I have often discussed the two main different kinds of expansions that exist in the board game world — those which add to the existing mechanics of a game, and those which transform them. The first and only expansion (aside from a few promos) for Reiner Knizia’s The Quest for El Dorado is known as Heroes and Hexes — and it is very much the kind of expansion that just builds on top of what is already there.
In Heroes and Hexes, there are three new map boards, a host of new cave tokens, a deck of cards (which I’ll explain shortly) and a handful of curse tokens. The new boards include various cursed spaces (which correspond to the curse tokens) and are placed in the normal way, either as the result of the four or five pre-configured routes, or in any custom setup the players wish to imagine — and this is the fundamental addition that Heroes and Hexes brings.
A small “hero tavern” tile is also added, and next to it a subset of the new deck of cards is placed. This deck of ten or so heroes includes various extremely powerful characters that can be added to a player’s hand in the normal way. Each player may take only one hero per game, and there is no cost for doing so besides taking a detour to reach them in the first place. Players are also provided with a new starting card which represents one of four animals, and whilst not overly powerful, these cards add a little variety and some personality.
In the market, there are four new types of cards that can be added to your deck once the first stack of basic cards has been claimed. These are the Shaman, the Geologist and the Cave Explorer, as well as one unnamed but very powerful character who adds three paddles, machetes and coins to your expedition turn. The new, named characters are all powerful and offer ways to interact with the new curses (and cave tokens, which are optional in the base game but mandatory in Heroes and Hexes).
All this aside the main gameplay difference here is most certainly the introduction of curses. Cursed spaces (known as demon spaces) often provide very appealing shortcuts around mountains or expensive village terrain spaces and in some cases, cursed barriers simply must be passed through. When a player enters a demon space for any reason, they will always take a curse token — with one of several potential effects.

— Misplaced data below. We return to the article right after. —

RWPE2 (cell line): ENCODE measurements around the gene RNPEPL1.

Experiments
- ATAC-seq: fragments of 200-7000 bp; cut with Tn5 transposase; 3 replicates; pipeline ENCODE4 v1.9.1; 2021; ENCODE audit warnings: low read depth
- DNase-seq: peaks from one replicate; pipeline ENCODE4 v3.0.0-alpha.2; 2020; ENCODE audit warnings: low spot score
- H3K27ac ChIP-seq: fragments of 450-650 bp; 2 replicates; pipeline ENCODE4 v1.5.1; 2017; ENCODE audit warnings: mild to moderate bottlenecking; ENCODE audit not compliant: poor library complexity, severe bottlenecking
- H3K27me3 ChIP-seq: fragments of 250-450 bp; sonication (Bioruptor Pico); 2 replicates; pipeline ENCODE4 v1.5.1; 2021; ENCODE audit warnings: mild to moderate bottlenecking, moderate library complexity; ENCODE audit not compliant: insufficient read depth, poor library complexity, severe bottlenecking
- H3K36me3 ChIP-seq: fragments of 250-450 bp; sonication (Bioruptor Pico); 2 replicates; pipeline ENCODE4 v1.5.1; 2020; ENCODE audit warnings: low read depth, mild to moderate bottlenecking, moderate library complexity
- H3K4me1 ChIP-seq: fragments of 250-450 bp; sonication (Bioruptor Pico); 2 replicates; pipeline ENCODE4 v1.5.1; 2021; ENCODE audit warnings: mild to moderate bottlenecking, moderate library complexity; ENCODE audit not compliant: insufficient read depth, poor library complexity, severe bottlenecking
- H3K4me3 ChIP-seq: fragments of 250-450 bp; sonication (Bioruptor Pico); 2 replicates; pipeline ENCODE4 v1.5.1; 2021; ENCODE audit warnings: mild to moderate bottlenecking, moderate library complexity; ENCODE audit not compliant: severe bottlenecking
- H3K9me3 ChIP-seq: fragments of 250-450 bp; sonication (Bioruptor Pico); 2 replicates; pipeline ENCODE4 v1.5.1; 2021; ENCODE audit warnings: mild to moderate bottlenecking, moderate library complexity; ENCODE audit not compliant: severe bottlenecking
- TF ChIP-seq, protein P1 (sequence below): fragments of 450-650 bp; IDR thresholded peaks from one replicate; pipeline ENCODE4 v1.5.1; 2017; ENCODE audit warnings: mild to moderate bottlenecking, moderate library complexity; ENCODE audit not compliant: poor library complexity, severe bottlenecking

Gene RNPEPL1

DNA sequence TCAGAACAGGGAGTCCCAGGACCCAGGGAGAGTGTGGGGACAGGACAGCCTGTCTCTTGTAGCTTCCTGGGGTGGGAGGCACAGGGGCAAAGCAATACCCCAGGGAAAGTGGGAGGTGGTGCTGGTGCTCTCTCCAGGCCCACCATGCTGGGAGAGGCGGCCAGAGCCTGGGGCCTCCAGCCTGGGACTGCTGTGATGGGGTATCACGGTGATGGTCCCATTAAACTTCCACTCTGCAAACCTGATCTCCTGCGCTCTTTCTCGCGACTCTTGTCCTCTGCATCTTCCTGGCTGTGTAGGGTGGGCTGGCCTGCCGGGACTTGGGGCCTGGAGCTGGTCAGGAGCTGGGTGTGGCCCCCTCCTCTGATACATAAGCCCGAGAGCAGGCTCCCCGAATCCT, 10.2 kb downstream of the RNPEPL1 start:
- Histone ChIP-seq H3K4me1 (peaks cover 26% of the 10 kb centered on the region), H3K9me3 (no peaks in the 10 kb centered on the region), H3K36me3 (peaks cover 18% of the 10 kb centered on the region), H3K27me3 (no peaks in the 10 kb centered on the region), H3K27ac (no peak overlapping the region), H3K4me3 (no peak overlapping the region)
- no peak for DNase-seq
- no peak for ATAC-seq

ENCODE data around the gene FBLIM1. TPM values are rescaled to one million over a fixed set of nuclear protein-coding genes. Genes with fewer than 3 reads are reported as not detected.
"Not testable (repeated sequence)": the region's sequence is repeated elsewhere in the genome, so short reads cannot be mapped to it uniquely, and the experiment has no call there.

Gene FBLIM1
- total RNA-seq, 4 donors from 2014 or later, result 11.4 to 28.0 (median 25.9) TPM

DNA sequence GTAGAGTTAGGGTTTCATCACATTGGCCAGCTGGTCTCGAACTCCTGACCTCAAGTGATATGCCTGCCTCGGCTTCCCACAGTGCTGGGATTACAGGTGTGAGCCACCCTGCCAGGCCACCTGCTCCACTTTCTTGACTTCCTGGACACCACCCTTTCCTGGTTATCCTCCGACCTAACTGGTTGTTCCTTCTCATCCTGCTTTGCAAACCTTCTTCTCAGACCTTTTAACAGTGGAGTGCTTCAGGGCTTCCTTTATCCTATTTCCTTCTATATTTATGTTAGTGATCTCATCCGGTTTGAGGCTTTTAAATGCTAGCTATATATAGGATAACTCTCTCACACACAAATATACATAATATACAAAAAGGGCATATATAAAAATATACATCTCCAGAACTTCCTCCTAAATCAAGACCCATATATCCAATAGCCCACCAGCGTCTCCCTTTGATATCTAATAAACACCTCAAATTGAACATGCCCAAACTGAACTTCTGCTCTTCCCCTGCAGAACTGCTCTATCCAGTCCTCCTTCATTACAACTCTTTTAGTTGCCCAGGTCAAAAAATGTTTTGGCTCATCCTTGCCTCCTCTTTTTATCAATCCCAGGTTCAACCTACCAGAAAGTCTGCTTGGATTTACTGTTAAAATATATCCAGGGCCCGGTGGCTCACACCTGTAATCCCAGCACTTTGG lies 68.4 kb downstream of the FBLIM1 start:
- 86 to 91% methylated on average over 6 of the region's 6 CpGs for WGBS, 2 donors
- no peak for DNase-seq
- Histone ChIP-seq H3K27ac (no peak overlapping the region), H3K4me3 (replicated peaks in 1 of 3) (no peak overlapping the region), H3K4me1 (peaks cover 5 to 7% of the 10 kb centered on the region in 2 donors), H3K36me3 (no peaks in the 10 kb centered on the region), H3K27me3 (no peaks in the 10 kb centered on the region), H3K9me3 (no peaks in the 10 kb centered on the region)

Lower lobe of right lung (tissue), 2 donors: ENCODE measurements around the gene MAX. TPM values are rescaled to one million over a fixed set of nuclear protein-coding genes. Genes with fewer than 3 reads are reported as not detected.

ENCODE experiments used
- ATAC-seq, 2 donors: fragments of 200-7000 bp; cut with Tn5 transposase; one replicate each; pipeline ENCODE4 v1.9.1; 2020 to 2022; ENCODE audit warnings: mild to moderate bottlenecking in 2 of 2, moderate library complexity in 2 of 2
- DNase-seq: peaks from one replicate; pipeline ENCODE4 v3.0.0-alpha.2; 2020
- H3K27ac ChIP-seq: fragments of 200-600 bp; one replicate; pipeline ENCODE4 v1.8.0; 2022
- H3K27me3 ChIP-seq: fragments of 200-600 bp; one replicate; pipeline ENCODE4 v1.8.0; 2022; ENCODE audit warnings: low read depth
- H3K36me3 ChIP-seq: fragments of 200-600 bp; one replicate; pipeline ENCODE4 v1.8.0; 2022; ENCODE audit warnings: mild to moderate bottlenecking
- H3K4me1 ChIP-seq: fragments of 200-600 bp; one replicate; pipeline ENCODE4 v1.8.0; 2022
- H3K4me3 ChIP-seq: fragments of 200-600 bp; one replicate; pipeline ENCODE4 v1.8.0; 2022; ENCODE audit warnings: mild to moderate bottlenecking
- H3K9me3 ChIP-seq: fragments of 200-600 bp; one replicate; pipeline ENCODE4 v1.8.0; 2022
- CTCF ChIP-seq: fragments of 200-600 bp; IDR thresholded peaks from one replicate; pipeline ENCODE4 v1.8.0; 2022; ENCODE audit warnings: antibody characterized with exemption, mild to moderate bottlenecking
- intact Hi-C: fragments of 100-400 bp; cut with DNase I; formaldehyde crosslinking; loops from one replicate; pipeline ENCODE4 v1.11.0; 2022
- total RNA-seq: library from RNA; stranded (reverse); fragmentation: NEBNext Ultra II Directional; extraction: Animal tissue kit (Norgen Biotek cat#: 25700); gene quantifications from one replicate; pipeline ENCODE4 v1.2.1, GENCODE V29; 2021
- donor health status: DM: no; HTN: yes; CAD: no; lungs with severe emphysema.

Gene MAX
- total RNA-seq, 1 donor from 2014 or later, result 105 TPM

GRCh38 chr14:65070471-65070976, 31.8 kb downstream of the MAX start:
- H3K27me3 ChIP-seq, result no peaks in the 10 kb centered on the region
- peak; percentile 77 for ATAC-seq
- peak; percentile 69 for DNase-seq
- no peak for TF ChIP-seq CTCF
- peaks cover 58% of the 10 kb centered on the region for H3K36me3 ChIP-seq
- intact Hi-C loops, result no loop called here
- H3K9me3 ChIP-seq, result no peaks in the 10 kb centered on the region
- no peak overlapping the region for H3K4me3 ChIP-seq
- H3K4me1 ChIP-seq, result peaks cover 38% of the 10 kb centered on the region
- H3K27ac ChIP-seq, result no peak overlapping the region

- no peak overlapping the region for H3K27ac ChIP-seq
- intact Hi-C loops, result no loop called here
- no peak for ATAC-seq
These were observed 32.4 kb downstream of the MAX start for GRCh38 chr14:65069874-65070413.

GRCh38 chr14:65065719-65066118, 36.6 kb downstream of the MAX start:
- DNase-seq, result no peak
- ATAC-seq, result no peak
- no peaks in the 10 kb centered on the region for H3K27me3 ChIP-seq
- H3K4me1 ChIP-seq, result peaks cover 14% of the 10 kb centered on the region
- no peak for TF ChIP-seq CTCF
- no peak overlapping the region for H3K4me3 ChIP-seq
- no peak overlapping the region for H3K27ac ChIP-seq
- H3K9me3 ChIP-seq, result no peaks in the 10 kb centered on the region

Some curse tokens force the player to put curse cards into their deck — effectively clogging up future turns. Others force the player to lose cards, or do something else to shake the curse. The new cave tokens do include ways to avoid curses — including one token which allows you to negate the next curse you take, for example. The thing I like about the curses here is the way in which you’re always evaluating the risk of “rushing” through demon spaces because the route is more direct, but will the risk of taking bad curse tokens outweigh the gain?
There is one thing that I don’t like about Heroes and Hexes, and that is the introduction of ways to climb over mountain ranges. When this ability is accessed via a lucky cave token, or a timely card draw, it can massively unbalance the game. Mountains in The Quest for El Dorado are very important for channeling players, and having one player who can circumvent that rule is frustrating and feels overpowered. The introduction of tunnels within one tile (on some curse spaces) however, makes perfect sense because it involves taking a curse, and it is open to all
In summary, Heroes and Hexes is a good, but not groundbreaking addition to The Quest for El Dorado. It subtly builds on and enhances several areas of the game, but it doesn’t rewrite the rules completely, or add too much in the way of new features. This is a good thing in terms of learning, and it’s quite possible to dive straight into the game with all expansion content without batting an eyelid, but equally, Heroes and Hexes probably isn’t the “big box” expansion that it seems to be positioned as.
You can find Heroes and Hexes on Amazon.